2. Burgage is the system by which land is held in Royal Burghs.[8]
  3. Blench holding is by a nominal payment, as of a penny Scots, or a red rose, often only to be rendered upon demand.[9]
  4. Ward, the original military holding, was abolished in 1747 (20 G. II. c. 20), as an effect of the rising of 1745.[10]

[edit] Other jurisdictionsEdit

In England the statute Quia Emptores, passed in 1290, made subinfeudation impossible, as the new holder simply effaces the grantor, holding by the same title as the grantor himself.

  1. Socage[11] has long disappeared, as has
  2. Mortification.

[edit] ReferencesEdit

  1. ^ Section 1: "The feudal system of land tenure, that is to say the entire system whereby land is held by a vassal on perpetual tenure from a superior is, on the appointed day, abolished": "Definition of Feu". Office of Public Sector Information. Retrieved 2007-12-02.
  2. ^ "FEU: (Scots Law) A free and gratuitous right to lands made to one for service to be performed by him; a tenure where the vassal, in place of military services, makes a return in grain or in money.": "Definition of Feu". Retrieved 2007-12-02.
  3. ^ "The first Reform Act has increased the electorate of Scotland fourteen-fold from 4,500 to 64,447. The number of adult males who can vote is one in eight, compared to one in five in England, and one in 125 in Scotland before the Reform Act. Scotland's representation rises from 45 to 53": "From the first Reform Act until the enfranchisement of women: 1832 - 1918". Scottish Politics by Alba Publishing. Retrieved 2007-12-02.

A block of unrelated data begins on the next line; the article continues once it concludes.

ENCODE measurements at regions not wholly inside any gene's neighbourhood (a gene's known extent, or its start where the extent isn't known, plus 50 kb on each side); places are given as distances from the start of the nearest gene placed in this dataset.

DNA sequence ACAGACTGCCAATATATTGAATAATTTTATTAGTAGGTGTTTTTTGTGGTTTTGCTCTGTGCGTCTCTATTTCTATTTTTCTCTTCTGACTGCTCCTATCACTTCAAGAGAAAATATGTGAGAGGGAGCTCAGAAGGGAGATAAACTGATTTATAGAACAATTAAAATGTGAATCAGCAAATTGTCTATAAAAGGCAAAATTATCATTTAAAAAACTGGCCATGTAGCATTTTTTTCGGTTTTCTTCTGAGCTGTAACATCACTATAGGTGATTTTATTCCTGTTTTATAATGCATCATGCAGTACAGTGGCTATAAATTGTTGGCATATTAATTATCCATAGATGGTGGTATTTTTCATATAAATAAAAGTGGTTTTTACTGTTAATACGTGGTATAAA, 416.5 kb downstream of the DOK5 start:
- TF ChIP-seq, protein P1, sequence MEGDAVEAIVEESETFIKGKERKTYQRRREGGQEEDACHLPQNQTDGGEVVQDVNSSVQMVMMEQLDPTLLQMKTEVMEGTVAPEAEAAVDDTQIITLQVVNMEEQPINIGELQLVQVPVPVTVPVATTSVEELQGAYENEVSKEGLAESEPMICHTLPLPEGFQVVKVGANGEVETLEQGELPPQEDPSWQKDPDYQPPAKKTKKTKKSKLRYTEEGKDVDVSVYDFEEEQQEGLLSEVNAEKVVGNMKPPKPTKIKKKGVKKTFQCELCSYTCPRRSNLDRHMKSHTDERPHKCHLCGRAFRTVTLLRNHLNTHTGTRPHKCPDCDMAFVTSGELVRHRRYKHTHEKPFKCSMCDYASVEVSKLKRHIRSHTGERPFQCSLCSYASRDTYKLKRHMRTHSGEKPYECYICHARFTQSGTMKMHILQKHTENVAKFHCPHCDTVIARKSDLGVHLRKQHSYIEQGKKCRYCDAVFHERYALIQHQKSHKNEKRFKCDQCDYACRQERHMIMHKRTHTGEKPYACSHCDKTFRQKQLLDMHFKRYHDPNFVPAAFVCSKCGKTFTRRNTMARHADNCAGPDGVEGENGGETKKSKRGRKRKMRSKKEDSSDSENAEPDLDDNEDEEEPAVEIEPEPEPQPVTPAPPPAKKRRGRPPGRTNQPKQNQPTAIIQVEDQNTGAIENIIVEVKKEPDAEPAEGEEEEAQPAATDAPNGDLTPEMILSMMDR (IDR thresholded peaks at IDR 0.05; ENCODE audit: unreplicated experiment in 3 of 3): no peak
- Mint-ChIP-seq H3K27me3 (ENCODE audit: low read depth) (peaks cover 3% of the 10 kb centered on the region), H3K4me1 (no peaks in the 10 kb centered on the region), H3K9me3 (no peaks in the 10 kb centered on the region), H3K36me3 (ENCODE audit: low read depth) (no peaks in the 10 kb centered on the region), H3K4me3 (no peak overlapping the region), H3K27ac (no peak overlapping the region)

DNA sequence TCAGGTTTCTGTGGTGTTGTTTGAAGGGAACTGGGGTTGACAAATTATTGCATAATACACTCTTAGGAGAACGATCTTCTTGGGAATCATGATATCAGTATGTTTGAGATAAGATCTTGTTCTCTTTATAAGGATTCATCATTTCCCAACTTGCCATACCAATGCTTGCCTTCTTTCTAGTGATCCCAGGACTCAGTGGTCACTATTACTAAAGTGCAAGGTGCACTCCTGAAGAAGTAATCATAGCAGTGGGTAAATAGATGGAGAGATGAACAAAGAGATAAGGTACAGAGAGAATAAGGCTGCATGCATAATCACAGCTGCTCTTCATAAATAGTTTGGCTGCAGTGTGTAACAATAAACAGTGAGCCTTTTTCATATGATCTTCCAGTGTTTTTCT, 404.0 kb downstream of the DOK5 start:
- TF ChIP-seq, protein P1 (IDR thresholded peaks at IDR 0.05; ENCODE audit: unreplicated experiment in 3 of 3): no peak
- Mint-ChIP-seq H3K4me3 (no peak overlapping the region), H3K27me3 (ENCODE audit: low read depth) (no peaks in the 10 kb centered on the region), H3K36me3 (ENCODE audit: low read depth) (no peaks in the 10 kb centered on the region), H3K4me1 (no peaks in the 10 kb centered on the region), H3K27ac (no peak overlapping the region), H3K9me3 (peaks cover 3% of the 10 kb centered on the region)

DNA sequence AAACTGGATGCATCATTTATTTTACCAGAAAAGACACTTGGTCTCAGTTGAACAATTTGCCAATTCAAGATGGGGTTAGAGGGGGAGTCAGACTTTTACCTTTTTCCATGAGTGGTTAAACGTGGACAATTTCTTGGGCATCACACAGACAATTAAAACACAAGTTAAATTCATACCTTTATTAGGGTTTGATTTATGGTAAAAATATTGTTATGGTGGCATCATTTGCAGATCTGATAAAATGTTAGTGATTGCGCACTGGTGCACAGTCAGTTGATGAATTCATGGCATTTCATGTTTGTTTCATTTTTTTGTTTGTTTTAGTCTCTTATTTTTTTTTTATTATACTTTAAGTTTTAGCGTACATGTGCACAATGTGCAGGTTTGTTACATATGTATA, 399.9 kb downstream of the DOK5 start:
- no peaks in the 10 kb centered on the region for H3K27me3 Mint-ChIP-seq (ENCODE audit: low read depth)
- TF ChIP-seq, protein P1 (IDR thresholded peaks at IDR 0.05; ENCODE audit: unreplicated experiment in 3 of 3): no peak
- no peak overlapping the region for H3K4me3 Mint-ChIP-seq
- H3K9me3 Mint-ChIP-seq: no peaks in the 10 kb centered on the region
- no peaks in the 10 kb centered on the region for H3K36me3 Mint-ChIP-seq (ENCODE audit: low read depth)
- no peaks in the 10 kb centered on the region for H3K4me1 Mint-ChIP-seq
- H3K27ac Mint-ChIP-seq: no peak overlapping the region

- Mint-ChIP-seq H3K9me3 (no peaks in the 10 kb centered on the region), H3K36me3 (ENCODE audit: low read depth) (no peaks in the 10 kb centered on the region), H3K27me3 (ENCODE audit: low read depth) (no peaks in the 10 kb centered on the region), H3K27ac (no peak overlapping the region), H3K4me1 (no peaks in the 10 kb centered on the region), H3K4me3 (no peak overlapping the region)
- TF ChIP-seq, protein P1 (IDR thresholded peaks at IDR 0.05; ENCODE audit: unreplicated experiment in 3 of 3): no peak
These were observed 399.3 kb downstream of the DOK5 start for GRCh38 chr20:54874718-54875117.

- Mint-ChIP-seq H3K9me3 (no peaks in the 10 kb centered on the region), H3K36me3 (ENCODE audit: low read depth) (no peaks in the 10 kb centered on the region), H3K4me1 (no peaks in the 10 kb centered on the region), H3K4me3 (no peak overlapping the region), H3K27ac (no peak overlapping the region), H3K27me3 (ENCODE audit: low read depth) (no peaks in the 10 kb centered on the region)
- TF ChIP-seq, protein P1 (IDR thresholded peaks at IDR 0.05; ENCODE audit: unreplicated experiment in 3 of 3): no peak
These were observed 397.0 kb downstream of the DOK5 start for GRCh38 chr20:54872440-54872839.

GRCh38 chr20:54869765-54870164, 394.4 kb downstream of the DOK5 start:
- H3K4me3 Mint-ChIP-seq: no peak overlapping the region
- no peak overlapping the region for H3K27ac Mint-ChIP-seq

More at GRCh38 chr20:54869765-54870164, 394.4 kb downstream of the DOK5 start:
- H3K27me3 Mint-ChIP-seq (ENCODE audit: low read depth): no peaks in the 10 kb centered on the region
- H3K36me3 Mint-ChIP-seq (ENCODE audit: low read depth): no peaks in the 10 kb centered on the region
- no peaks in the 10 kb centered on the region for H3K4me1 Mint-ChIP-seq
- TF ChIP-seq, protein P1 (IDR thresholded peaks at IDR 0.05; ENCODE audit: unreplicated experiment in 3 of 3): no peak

4. ^ "Ancient Norse Udal land rights are still valid in the islands - very much so. In the 19th century the Chancellor of the Exchequer came up against Udal law and lost.": "Norse landing". The Scotsman. Retrieved 2007-12-02.
  5. ^ For a similar action, see Book of Ruth 4:17 (KJV): "Now this was the manner in former time in Israel concerning redeeming and concerning changing, for to confirm all things; a man plucked off his shoe, and gave it to his neighbour: and this was a testimony in Israel.
  6. ^ Full text of the act: "Conveyancing (Scotland) Act 1874". UK Statute Law Database. Retrieved 2007-12-02.
  7. ^ "Booking, tenure of, system of land tenure in Paisley burgh necessitating an entry on the burgh register": "Glossary of Scots terms (B)". Wedderburn Family Site. Retrieved 2007-12-02.
  8. ^ "Burgage, burgh law. 2. form of tenure under which land in a Royal Burgh is held by the king (or the land itself)": (ibid.)
  9. ^ "Blench Ferme (also blench-duty), mode of land-tenure, a nominal or peppercorn rent ; cp. Blanch rent, or Free blench. Blench holding, the holding of land under this system of tenure": (ibid.)
  10. ^ "Ward, (waird), feudal land tenure rights conferred through military service obligations of tenants.": "Glossary of Scots terms (W)". Wedderburn Family Site. Retrieved 2007-12-02.
  11. ^ Socage was the tenure used in England during feudal times for farmers.

[edit] See alsoEdit